From the beginning, the specialty beers have had a very limited distribution. The chief outlet has been through a "holiday sampler pack" produced during the Christmas holiday season. Other specialty beers that are no longer in production include Michelob Hefeweizen and Michelob Black & Tan. Some (notably Michelob AmberBock) have subsequently gone into larger production, while others have not. The brewery continues to experiment with specialty beers—in 2005 an oak-aged vanilla beer was sold under the Michelob logo, available in single pints.

In 2006 Michelob added a chocolate beer to the oak-aged vanilla Celebrate holiday season beer released a year earlier. Michelob also brewed Michelob Bavarian Style Wheat and Michelob Porter for its "holiday sampler pack". In 2007, Michelob launched its Seasonal Specialty Line. These include: Michelob Bavarian Wheat (summer) Michelob Marzen (fall) Michelob Porter (winter) Michelob Pale Ale (spring) The early 21st century saw in the U.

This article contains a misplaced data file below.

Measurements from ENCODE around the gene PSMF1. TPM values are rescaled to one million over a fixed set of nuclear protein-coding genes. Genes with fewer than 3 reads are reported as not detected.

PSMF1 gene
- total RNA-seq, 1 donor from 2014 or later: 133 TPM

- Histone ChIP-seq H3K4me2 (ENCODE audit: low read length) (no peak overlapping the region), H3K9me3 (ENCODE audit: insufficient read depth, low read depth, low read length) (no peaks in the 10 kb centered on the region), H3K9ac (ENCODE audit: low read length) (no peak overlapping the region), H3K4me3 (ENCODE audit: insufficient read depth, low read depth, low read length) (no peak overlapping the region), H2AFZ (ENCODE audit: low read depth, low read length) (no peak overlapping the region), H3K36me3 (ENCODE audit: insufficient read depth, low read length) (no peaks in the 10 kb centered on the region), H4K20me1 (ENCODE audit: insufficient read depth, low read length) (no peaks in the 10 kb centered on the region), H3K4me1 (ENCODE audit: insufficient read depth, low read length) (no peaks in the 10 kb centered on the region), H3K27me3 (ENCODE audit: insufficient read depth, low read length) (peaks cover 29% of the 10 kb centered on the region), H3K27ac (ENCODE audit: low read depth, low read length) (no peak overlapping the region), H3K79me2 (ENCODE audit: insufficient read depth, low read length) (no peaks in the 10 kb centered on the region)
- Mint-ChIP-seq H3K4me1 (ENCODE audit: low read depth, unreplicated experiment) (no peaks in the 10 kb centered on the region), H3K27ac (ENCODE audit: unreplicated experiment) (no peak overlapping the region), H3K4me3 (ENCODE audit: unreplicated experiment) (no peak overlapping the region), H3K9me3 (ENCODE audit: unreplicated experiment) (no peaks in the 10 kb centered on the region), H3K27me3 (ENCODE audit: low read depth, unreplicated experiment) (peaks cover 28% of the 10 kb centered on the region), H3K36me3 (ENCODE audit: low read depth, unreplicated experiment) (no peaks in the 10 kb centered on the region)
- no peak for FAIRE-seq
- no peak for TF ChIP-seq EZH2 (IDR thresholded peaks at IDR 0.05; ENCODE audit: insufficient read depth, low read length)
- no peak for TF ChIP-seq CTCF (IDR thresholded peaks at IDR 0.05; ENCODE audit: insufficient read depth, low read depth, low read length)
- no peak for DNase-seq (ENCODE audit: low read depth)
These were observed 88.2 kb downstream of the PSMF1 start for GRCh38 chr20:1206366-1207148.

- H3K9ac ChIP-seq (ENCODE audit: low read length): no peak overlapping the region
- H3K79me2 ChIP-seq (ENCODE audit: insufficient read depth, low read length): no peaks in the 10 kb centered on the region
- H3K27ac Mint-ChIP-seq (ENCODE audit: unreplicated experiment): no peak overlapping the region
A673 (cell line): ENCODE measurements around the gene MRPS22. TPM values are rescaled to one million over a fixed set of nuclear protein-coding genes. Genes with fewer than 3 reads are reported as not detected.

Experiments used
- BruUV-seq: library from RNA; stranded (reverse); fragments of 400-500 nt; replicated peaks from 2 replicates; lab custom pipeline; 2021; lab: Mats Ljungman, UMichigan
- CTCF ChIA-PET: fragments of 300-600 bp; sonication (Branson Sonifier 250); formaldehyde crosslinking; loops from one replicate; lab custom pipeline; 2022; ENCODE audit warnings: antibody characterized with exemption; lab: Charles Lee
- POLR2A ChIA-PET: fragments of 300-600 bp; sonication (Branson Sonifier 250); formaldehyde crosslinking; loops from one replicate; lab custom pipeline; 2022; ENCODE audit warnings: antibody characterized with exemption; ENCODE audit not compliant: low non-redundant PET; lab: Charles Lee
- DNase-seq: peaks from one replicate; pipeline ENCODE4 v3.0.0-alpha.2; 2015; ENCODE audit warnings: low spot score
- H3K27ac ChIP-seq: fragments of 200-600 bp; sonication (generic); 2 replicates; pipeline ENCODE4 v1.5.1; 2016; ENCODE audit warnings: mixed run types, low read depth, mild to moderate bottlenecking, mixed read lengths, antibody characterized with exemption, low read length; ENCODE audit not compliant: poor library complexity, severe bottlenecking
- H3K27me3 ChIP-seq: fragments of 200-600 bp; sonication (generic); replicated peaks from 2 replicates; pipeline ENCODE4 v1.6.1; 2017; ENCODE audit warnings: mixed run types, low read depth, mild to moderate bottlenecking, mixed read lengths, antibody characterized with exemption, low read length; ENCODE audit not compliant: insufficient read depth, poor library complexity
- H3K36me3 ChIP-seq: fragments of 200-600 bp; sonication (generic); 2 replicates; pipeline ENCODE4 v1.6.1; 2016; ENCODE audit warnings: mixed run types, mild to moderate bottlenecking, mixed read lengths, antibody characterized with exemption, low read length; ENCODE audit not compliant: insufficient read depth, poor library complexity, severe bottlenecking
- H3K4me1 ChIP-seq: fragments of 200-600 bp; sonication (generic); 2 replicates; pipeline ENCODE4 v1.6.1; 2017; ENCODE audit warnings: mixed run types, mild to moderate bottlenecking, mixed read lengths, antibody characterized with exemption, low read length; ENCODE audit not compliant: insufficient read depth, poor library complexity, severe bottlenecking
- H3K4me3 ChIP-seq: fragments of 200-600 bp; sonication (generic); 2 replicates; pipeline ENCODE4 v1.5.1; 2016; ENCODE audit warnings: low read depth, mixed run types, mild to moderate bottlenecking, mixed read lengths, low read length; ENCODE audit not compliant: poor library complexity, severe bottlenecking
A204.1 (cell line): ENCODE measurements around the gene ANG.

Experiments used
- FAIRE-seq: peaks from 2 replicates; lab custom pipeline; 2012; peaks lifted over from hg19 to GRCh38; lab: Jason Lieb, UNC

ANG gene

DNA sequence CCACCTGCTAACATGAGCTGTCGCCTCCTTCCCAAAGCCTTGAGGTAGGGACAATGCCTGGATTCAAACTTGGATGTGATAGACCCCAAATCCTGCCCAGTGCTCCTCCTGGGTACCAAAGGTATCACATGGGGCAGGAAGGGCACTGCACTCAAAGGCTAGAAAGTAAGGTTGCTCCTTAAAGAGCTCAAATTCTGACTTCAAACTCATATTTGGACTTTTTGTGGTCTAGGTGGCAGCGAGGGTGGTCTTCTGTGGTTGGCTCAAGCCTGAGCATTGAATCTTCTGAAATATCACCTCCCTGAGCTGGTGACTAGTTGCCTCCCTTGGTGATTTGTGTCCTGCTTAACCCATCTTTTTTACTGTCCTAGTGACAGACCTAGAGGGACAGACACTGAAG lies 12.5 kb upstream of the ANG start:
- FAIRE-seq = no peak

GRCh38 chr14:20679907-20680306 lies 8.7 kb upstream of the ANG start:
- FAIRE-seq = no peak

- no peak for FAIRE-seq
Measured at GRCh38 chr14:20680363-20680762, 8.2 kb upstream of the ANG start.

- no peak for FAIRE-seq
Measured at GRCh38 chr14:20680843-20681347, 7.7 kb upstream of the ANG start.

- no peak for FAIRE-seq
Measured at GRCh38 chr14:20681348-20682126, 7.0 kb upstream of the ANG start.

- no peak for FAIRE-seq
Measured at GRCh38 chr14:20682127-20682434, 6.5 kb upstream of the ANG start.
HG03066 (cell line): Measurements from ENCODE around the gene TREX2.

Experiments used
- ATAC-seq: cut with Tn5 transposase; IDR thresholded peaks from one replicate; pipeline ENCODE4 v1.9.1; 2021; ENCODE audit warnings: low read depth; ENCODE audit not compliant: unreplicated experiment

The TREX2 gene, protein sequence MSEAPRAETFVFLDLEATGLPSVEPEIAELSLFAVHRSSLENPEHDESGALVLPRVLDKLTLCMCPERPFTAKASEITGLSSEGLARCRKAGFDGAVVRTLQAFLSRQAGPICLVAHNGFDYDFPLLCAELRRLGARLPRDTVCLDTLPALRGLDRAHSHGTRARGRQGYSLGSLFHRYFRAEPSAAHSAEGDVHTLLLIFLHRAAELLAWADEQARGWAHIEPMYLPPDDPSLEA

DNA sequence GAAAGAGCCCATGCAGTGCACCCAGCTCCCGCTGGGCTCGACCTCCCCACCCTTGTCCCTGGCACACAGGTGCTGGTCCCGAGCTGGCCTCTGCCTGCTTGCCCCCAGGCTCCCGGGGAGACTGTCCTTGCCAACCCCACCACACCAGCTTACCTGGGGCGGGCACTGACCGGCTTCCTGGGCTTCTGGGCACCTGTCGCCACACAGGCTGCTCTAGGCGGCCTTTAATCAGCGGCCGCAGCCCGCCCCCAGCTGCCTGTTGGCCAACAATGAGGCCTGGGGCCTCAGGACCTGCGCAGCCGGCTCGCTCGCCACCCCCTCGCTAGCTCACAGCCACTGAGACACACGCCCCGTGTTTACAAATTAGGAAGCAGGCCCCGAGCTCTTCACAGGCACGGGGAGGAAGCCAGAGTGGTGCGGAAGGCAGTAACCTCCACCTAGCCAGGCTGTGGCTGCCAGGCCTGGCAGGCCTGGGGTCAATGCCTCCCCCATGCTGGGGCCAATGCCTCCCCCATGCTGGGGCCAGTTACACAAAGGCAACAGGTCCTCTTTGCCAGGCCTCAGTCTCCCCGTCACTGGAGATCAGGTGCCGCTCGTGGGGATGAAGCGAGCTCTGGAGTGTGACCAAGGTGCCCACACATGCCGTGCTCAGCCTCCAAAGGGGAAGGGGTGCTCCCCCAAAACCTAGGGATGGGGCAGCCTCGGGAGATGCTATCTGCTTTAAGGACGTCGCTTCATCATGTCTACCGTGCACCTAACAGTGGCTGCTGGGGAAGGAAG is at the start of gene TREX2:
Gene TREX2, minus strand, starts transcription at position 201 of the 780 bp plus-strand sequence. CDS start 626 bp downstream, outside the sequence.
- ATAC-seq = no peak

S. a demand for diet beer similar to that of the early 1970s, and in 2002 the Michelob line responded with the introduction of Michelob Ultra, advertised as being low in carbohydrates. Later Michelob Ultra Amber, a darker, more flavorful beer, was added to this sub-line. According to a report by Beer Marketer's Insights and published by USA Today on December 9, 2013, sales of Michelob Light declined by nearly 70% between 2007 and 2012.

The article listed Michelob Light as one of "nine beers many Americans no longer drink."[17] Michelob 5% alcohol; Michelob Golden Draft 4.7% alcohol; Michelob Golden Draft Light 4.3% alcohol; Michelob Ultra 4.2% alcohol; Michelob Ultra Amber 4.0% alcohol; Michelob: ULTRA Lime Cactus A fruit-infused light pilsner with natural lime flavor and a floral essence derived from the cactus; Michelob: ULTRA Pomegranate Raspberry A pilsner with a berry aroma, raspberry flavor, and a hint of pomegranate; Michelob: ULTRA Tuscan Orange Grapefruit A pilsner with fresh juicy orange notes and a slight pink-grapefruit finish.